I have to start writing an essay tonight for my Middle East History class, so since my mind was on the United States and oil tonight, I think I’ll write on this topic. One of the topics in the list is “How was the isolationist United states able to achieve oil concessions for American companies in the inter war period?”

Since World War Two, the actions of the United States have put the country in a negative light in the world’s view. Before the Bush Administration, the United States already had the difficult task of re-gaining respect around the world and dispelling the “arrogant” view that many people had about the States. The Bush Administration has worsened the situation for the United States and the next Administration to take power will have a very difficult task ahead of them. In my mind, the solution to United States’ issue is a) Reducing the dependence in the United States on foreign oil, b) Being more objective in Middle East matters instead of automatically and unequivocally supporting Israel on every issue and c) The rise of China as a global superpower to counter the weight of the United States and limit its ability to carry out actions around the world that serve only its own interests.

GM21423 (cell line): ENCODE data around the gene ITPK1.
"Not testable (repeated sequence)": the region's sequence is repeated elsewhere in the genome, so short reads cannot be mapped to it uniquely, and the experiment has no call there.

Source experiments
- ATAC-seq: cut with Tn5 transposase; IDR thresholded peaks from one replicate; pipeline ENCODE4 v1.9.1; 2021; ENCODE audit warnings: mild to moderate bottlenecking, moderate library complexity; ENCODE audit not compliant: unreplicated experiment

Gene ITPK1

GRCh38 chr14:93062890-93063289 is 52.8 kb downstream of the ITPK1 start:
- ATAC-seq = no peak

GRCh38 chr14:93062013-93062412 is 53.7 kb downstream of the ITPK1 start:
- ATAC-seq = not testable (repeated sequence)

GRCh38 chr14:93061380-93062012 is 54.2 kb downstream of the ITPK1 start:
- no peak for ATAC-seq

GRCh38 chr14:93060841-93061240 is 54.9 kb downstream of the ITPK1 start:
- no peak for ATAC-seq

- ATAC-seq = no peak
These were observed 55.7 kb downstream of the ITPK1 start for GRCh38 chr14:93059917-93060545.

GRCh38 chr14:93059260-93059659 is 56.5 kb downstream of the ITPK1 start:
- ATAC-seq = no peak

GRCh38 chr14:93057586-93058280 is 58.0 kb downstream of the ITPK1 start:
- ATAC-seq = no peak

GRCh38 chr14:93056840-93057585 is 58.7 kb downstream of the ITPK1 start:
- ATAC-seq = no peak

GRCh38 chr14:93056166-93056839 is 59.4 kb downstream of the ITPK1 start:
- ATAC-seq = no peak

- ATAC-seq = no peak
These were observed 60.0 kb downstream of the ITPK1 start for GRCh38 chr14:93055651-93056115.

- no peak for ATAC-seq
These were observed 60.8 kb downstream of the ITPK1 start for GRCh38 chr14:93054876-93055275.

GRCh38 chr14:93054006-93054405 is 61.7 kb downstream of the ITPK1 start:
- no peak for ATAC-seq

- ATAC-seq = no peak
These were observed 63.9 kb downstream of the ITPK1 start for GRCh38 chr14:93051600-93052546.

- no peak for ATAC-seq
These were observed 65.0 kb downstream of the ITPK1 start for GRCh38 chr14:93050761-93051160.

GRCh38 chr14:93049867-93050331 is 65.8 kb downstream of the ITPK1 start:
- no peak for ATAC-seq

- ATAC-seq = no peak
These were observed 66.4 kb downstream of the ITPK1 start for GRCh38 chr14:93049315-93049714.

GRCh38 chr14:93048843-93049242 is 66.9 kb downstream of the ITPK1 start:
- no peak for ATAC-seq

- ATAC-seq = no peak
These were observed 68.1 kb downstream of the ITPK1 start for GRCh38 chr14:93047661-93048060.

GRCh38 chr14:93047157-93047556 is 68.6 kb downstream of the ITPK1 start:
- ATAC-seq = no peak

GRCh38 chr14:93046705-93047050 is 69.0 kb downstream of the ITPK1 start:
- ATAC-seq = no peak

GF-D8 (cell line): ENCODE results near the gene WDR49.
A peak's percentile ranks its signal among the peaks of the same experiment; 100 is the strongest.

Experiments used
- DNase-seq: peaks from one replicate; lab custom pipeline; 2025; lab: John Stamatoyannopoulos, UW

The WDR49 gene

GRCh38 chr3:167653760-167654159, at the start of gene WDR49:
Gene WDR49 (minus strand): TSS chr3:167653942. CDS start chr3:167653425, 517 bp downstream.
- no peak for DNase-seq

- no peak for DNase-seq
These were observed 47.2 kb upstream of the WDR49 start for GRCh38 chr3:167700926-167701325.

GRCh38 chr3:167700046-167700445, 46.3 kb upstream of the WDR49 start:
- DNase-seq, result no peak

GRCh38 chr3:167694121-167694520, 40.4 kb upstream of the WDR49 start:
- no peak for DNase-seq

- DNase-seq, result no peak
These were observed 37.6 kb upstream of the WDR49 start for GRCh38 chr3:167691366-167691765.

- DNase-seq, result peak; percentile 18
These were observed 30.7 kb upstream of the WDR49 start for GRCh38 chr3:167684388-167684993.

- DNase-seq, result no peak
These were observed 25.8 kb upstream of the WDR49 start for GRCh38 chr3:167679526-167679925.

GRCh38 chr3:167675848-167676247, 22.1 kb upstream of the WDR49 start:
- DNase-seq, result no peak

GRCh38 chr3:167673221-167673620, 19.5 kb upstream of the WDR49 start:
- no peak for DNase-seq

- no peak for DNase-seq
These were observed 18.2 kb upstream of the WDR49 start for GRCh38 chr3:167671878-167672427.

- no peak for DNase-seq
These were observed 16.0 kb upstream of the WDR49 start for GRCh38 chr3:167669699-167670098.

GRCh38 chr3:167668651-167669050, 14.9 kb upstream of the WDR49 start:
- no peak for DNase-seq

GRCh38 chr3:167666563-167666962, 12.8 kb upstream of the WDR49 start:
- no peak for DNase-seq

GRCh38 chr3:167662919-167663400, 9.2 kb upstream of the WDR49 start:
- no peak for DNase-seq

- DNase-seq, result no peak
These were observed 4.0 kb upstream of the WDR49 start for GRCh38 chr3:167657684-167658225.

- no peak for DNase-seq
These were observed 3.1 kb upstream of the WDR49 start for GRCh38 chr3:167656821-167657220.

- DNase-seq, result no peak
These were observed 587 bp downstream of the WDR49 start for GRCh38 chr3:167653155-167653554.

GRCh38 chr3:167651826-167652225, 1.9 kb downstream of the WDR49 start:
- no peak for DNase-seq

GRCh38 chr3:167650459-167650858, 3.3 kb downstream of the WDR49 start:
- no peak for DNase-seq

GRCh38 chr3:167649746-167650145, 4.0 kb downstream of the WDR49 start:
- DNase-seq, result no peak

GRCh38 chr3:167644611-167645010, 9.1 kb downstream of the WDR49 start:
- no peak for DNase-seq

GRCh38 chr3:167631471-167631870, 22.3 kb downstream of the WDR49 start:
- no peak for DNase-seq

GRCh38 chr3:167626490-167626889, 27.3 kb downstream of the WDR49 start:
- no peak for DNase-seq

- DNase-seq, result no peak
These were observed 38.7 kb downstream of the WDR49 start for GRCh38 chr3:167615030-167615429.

• http://www.georgepechtol.com/ george

    i completely agree with your analysis, jimbo. in fact, i was sitting on my balcony, this very evening, and i overheard the discussions of some neighbours on a different floor of my building arguing over this very question- the intentions of the united states with respect to the middle east.